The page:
We present a theoretical discussion of the sociological contribution concerning decisions in organizations. Two theories stand. The first, based on the decision process from a critical theory of the traditional linear multi rational by Lucien Sfez, argues that the decision is a process of interactions and treats it as an institutional process based on the freedom of the subject. The second theory based on self-referential systems by Niklas Luhmann, interprets organizations as systems-making, and understands the concept of decision as purely (...) epistemological specificity, abstracted from the decision of all the elements and organizational variables associated with it. Se expone un debate teórico sobre la aportación sociológica referente a las decisiones en las organizaciones. Sobresalen dos teorías de las decisiones. La primera, basada en el proceso de decisión a partir una teoría crítica de la multirracionalidad lineal elaborado por Lucien Sfez, al plantear que con la decisión se trata de un proceso de interacciones, al ser considerada como un proceso institucional fundamentado en la libertad del sujeto. La segunda fundamentada en la teoría de sistemas autorreferenciales, interpreta las organizaciones como sistemas de decisiones y entiende el concepto de decisión en su especificidad puramente epistemológica, al abstraer de la decisión de todos los elementos y variables organizacionales relacionados con ella (Niklas Luhmann). (shrink)
Global changes in capital, power, technology and the media have caused massive shifts in how we define home and community, leaving redrawn territories and globalized contexts. This interdisciplinary study of the media brings together essays by accomplished critics to discuss the way film, television, music, and computer and electronic media are shaping identities and cultures in an increasingly globalized world. Ranging from intensely personal to highly theoretical, the contributors explore our complex negotiation of "home" and homeland" in a postmodern world. (...) Contributors: Homi Bhabha, Thomas Elsaesser, Rosa Linda Fregoso, Teshome H. Gabriel, George Lipsitz, Margaret Morse, David Morley, John Peters, Patricia Seed, Ella Shohat, and Vivian Sobchack. (shrink)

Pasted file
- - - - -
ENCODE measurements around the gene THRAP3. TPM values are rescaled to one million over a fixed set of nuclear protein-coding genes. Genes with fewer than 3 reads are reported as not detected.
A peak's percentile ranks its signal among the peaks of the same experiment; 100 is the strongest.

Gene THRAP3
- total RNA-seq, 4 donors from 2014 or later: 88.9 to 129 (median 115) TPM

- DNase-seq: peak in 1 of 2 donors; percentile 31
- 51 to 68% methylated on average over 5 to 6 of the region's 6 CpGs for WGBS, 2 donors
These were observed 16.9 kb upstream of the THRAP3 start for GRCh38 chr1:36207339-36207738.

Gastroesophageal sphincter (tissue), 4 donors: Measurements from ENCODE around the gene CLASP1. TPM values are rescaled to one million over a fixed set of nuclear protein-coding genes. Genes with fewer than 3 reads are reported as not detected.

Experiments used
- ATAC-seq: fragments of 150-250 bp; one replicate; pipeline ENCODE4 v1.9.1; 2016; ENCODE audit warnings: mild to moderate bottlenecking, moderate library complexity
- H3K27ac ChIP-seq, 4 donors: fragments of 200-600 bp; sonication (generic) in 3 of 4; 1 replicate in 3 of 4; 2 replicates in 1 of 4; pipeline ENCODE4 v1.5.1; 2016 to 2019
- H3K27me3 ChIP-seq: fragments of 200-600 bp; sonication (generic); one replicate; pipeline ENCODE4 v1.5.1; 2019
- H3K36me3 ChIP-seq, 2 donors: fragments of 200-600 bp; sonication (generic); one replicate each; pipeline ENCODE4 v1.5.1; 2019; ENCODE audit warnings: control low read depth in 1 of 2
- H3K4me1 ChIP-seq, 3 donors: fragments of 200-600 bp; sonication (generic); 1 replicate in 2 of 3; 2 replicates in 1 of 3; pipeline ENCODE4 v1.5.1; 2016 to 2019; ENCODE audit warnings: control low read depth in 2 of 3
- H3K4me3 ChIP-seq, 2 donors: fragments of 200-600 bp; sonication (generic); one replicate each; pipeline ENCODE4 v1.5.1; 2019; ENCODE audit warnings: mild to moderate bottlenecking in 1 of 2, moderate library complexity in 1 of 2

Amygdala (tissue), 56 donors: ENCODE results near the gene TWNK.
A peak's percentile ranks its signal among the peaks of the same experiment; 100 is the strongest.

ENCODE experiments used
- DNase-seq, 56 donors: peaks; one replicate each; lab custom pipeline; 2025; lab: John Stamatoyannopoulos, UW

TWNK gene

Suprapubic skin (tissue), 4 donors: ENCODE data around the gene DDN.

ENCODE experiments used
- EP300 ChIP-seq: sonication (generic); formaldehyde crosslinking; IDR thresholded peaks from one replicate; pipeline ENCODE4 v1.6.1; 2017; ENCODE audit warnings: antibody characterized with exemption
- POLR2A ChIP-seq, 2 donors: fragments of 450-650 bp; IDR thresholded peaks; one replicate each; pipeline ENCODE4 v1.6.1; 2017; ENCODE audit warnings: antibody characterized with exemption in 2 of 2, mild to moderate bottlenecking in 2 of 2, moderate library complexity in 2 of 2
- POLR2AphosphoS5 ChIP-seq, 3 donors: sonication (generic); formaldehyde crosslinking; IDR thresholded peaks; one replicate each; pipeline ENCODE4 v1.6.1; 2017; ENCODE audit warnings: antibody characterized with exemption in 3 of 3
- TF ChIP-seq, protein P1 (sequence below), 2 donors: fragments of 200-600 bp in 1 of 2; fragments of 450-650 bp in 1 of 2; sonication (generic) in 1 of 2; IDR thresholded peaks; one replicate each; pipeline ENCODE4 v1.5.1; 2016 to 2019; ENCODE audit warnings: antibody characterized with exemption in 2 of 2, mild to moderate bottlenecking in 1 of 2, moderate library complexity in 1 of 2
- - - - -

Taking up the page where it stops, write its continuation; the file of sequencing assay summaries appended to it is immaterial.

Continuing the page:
This paper briefly examines the relationship between chance, creativity and ethics in Peirce's development of tychism. In the early 1900s Peirce began to suggest that chance ought to be understood as a type of agency or as "psychical action" upon matter. I discuss the ethical implicaof this suggestion. Peirce remained reticent to translate the speculations concerning chance and purpose into the language of applied ethics. It is for this reason that I look to Ella Lyman Cabot to extend Peirce's (...) metaphysical speculations. Cabot was an active interlocutor with Josiah Royce between 1888 and 1916. In comparison to Peirce, Cabot's interest in chance is overtly ethical; she believed that a specific orientation to chance events can dramatically alter the course of human conduct. This point is made clear in her unpublished papers from 1902 and in her Everyday Ethics (1906). Cabot's work stands as an original contribution to the canon that deserves serious attention. (shrink)